Sunday, August 15, 2010

Pita Loaf

My previous attempt at finding our bread of choice resulted in a decent loaf of bread, and was initially accepted by the girls. However, the firstborn began to tell me she didn't like the bread and I assumed it was because the result was more dense than storebought, so I kept my eyes peeled for something light & fluffy (while still using at least half whole-wheat flour). We liked the Pita Bread so much that I decided to see if it would work as a loaf bread. And, IT DID! I am extremely happy with the results. It produced a nice crust, a soft, light, and fluffy crumb, and has a hint of sweetness. Another bonus is that there are only a handful of ingredients and almost everyone has them in their pantry already.

Pita Loaf (adapted from Pita Bread)
3 cups flour (I used 1 1/2 cups whole wheat flour and 1 1/2 cups unbleached white all purpose flour)

1 1/2 teaspoons salt

1 Tablespoon sugar or honey ( I used local honey)

1 packet yeast (or, if from bulk, 2 teaspoons yeast)

1 1/4 to 1 1/2 cups water, roughly at room temperature

2 tablespoons olive oil, vegetable oil, butter, or shortening (When I made the pitas, I used light olive oil because I didn't want it to have an overwhelming olive oil taste. This time I wasn't paying attention and used extra virgin olive oil. I was a little concerned that we would be able to taste the difference, but I didn't notice a difference at all. So, feel free to use either oil.)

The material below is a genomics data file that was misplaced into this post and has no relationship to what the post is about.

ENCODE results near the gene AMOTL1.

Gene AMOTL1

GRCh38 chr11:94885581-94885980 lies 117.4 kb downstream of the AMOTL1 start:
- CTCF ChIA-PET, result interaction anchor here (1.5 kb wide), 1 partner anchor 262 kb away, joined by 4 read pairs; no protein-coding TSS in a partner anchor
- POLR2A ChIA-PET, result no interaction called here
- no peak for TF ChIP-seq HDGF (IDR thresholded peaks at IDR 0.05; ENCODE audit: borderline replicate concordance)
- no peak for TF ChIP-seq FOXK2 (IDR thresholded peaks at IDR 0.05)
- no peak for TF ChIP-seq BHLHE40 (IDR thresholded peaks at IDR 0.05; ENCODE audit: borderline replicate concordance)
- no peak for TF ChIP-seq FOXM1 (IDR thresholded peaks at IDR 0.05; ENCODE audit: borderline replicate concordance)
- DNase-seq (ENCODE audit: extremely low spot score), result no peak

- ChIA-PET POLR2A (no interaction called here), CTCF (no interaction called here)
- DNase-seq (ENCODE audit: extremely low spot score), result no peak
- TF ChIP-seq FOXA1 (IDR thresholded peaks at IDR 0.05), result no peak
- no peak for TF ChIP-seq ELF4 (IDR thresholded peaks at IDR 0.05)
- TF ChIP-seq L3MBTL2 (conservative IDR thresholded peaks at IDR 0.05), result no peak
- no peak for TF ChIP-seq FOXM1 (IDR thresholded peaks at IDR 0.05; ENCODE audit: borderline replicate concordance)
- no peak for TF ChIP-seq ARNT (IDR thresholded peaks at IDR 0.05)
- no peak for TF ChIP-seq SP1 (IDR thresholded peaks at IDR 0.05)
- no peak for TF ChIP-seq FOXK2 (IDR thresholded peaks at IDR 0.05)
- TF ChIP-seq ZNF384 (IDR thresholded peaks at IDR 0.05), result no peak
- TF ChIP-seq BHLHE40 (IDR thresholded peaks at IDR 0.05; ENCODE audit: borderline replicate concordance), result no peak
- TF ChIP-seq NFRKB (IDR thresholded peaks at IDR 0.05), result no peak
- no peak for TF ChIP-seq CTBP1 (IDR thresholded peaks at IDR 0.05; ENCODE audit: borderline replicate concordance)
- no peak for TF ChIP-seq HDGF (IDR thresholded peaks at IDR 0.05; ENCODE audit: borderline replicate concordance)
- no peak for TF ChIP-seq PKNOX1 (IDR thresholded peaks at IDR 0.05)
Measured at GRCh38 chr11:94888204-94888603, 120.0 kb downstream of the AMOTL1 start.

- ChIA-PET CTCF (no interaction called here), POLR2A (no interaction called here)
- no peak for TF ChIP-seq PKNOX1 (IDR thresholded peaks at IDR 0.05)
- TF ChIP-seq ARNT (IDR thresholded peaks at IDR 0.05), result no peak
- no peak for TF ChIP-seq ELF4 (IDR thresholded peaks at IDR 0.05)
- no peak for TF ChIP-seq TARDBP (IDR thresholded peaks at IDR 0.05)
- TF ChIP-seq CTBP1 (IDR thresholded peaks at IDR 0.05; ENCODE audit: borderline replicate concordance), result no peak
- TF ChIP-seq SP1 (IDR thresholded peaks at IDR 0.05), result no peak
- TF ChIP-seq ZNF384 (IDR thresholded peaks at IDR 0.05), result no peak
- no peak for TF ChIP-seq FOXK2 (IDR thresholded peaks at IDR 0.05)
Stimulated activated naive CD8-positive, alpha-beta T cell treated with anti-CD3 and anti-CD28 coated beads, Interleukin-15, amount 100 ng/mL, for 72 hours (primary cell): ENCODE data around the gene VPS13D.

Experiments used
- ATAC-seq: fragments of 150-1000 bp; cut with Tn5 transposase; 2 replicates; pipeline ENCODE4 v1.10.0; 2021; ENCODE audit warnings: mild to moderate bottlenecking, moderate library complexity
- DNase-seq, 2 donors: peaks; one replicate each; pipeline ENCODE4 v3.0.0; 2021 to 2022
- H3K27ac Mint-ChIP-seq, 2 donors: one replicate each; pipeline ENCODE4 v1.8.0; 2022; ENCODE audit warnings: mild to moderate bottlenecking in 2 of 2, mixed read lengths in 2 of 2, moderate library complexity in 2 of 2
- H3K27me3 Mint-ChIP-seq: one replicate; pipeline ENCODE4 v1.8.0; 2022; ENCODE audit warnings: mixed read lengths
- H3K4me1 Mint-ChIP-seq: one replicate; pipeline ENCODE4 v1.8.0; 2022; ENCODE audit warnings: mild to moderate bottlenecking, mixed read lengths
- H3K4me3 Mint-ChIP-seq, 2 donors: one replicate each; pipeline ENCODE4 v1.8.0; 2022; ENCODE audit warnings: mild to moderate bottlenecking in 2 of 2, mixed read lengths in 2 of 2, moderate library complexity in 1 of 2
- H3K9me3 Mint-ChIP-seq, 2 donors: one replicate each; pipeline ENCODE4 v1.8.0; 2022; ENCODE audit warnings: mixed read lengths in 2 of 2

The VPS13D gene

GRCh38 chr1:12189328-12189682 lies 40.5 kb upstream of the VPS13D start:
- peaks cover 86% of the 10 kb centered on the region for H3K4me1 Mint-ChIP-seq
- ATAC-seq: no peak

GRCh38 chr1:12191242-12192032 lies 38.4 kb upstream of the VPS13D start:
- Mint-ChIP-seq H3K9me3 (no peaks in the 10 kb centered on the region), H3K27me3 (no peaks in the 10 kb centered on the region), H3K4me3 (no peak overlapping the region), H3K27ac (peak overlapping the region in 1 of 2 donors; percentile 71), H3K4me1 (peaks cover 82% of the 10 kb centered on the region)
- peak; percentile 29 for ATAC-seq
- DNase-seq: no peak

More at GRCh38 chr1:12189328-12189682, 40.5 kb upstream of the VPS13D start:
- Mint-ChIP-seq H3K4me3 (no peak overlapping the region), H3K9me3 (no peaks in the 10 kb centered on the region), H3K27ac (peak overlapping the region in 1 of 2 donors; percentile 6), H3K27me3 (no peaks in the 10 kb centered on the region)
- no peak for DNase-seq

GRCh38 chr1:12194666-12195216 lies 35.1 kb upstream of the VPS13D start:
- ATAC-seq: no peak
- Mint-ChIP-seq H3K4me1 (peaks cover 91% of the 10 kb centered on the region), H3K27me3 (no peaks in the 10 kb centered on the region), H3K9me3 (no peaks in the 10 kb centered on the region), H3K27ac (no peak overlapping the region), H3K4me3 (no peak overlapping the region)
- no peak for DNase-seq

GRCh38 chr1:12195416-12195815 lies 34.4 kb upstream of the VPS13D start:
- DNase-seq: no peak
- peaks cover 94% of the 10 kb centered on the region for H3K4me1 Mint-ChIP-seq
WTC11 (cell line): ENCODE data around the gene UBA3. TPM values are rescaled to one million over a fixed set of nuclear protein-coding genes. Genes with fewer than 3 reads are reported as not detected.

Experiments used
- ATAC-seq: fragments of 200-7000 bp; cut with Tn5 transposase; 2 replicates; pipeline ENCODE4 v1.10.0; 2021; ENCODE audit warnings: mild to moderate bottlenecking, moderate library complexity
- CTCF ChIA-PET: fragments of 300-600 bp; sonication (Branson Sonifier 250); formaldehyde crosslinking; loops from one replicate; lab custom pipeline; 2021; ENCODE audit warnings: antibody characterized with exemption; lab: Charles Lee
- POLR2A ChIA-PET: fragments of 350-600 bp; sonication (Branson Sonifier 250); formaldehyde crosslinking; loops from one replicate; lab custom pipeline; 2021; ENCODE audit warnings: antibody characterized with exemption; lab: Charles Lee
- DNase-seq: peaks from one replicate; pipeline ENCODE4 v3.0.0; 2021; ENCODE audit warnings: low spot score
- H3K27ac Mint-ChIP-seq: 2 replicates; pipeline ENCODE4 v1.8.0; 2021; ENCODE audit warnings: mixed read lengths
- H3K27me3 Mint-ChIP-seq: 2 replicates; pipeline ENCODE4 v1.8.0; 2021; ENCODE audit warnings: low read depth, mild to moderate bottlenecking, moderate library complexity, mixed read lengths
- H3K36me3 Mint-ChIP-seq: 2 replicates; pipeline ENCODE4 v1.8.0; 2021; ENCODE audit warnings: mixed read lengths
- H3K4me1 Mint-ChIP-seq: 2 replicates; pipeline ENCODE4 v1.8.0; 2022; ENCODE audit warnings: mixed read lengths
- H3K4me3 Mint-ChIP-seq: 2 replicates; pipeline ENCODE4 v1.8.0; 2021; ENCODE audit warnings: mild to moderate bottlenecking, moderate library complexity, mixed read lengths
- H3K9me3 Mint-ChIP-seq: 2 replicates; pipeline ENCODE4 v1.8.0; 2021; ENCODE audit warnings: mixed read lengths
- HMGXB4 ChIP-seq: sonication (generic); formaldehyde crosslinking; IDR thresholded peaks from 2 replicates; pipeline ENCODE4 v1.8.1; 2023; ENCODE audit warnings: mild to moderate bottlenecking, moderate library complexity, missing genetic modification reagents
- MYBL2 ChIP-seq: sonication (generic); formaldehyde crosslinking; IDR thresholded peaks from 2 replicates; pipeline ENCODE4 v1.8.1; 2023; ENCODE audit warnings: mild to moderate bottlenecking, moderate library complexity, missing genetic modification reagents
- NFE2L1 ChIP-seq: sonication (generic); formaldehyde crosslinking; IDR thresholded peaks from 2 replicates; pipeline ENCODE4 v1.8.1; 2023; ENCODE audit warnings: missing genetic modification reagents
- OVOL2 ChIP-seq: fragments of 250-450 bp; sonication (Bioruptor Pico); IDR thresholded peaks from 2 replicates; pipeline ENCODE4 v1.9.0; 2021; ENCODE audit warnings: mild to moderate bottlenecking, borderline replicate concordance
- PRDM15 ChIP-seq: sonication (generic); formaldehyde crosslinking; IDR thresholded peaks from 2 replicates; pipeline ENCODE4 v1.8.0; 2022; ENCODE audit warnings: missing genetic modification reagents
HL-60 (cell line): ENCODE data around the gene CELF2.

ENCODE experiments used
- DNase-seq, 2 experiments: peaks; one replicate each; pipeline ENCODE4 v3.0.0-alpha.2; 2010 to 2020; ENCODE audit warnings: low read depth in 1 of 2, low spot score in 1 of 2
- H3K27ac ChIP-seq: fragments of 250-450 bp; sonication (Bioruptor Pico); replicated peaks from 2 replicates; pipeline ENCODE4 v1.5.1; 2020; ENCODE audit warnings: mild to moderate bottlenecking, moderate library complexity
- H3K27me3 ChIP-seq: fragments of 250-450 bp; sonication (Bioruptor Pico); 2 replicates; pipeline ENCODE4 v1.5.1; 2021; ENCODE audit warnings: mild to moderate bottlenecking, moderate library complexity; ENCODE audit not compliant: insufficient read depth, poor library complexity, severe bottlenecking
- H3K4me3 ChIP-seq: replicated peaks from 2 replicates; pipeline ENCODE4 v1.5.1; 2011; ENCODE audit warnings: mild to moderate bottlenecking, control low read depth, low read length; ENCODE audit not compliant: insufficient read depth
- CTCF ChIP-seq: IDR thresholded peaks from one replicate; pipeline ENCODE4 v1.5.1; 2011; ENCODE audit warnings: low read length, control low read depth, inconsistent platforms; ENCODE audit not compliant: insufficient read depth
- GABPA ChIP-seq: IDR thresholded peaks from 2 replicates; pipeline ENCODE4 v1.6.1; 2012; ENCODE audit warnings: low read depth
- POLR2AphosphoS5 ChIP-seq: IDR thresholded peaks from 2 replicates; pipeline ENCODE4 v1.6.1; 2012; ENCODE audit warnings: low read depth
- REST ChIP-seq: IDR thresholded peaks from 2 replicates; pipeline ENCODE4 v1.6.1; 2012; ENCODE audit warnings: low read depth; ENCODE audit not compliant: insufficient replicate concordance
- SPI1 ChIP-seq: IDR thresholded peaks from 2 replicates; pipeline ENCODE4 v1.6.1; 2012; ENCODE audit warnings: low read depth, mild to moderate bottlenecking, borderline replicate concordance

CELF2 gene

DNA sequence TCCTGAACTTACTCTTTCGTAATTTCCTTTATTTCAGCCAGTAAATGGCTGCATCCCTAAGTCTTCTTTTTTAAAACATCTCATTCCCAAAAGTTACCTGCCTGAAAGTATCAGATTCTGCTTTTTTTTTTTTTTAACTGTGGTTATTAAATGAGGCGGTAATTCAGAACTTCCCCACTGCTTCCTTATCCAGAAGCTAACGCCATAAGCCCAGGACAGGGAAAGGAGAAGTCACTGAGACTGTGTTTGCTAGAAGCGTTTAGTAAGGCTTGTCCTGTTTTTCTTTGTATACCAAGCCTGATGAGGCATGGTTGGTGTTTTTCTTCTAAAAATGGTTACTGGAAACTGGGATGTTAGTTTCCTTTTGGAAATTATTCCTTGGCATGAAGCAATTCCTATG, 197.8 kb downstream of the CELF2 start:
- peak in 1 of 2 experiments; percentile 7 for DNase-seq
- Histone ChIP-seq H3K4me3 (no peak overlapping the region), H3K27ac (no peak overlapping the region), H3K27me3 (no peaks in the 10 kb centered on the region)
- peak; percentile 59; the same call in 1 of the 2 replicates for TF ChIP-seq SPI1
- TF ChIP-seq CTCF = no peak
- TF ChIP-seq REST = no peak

Mix together all dry ingredients, then mix in wet ingredients using a wooden spoon until a ball forms. If some of the flour will not stick to the ball, add more water.
Once a ball has formed, place dough on a floured surface and knead for 10 minutes ( I don't think I kneaded quite that long because the dough was pretty sticky and I stopped kneading when the dough stopped cooperating).
After kneading, place dough in a bowl that has been lighly coated with oil. Roll dough around until it has been coated with the oil on all sides. Cover with a damp towel and set aside until it has doubled in size, about 90 minutes.
After the dough has risen, place the dough in a buttered loaf pan. At this point, I broke the cardinal rule of bread making....I immediately popped the pan into the oven....without letting it rest! It still turned out great, but I think if I had let it rest it might have risen a little more and been a taller loaf. Next time I will let it rest in the pan for about 40 minutes.
Bake in a 350*F oven for approximately 50 minutes. Allow to cool completely on a cooling rack before slicing.

1 comment:

  1. I will have to try this one - it looks great!